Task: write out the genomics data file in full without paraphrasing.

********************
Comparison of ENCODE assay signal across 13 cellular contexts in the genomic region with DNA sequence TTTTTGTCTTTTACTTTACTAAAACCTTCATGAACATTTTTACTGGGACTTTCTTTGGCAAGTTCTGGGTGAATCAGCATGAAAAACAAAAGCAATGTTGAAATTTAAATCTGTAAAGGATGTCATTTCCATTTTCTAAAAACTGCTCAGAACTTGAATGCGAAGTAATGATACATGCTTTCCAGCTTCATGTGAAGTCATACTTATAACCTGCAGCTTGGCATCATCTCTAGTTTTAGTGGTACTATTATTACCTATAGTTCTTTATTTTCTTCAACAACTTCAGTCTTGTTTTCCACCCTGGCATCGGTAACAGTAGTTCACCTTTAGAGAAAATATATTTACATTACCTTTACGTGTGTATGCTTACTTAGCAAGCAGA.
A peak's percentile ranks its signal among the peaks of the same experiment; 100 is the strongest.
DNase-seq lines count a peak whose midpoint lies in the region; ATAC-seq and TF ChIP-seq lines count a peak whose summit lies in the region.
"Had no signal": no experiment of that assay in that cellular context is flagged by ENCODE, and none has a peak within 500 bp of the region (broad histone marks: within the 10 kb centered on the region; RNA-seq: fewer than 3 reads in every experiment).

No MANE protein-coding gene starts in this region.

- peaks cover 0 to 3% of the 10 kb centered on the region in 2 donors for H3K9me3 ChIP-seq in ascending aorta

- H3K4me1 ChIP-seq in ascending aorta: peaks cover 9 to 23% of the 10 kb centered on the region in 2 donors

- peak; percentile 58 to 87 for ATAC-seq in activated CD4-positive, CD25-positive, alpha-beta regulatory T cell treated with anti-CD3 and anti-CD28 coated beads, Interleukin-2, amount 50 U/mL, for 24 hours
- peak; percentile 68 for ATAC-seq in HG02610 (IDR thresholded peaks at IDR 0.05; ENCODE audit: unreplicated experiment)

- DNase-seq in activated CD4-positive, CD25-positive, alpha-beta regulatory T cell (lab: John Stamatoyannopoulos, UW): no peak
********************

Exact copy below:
Comparison of ENCODE assay signal across 13 cellular contexts in the genomic region with DNA sequence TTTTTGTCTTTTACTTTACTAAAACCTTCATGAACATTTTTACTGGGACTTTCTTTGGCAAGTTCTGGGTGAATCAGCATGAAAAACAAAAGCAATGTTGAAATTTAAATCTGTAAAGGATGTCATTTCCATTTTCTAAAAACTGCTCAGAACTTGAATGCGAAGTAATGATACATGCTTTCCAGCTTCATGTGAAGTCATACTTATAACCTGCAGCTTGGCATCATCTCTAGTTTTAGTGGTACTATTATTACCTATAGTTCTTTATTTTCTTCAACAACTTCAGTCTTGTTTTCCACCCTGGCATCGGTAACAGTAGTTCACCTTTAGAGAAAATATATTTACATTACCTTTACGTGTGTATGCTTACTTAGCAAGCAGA.
A peak's percentile ranks its signal among the peaks of the same experiment; 100 is the strongest.
DNase-seq lines count a peak whose midpoint lies in the region; ATAC-seq and TF ChIP-seq lines count a peak whose summit lies in the region.
"Had no signal": no experiment of that assay in that cellular context is flagged by ENCODE, and none has a peak within 500 bp of the region (broad histone marks: within the 10 kb centered on the region; RNA-seq: fewer than 3 reads in every experiment).

No MANE protein-coding gene starts in this region.

- peaks cover 0 to 3% of the 10 kb centered on the region in 2 donors for H3K9me3 ChIP-seq in ascending aorta

- H3K4me1 ChIP-seq in ascending aorta: peaks cover 9 to 23% of the 10 kb centered on the region in 2 donors

- peak; percentile 58 to 87 for ATAC-seq in activated CD4-positive, CD25-positive, alpha-beta regulatory T cell treated with anti-CD3 and anti-CD28 coated beads, Interleukin-2, amount 50 U/mL, for 24 hours
- peak; percentile 68 for ATAC-seq in HG02610 (IDR thresholded peaks at IDR 0.05; ENCODE audit: unreplicated experiment)

- DNase-seq in activated CD4-positive, CD25-positive, alpha-beta regulatory T cell (lab: John Stamatoyannopoulos, UW): no peak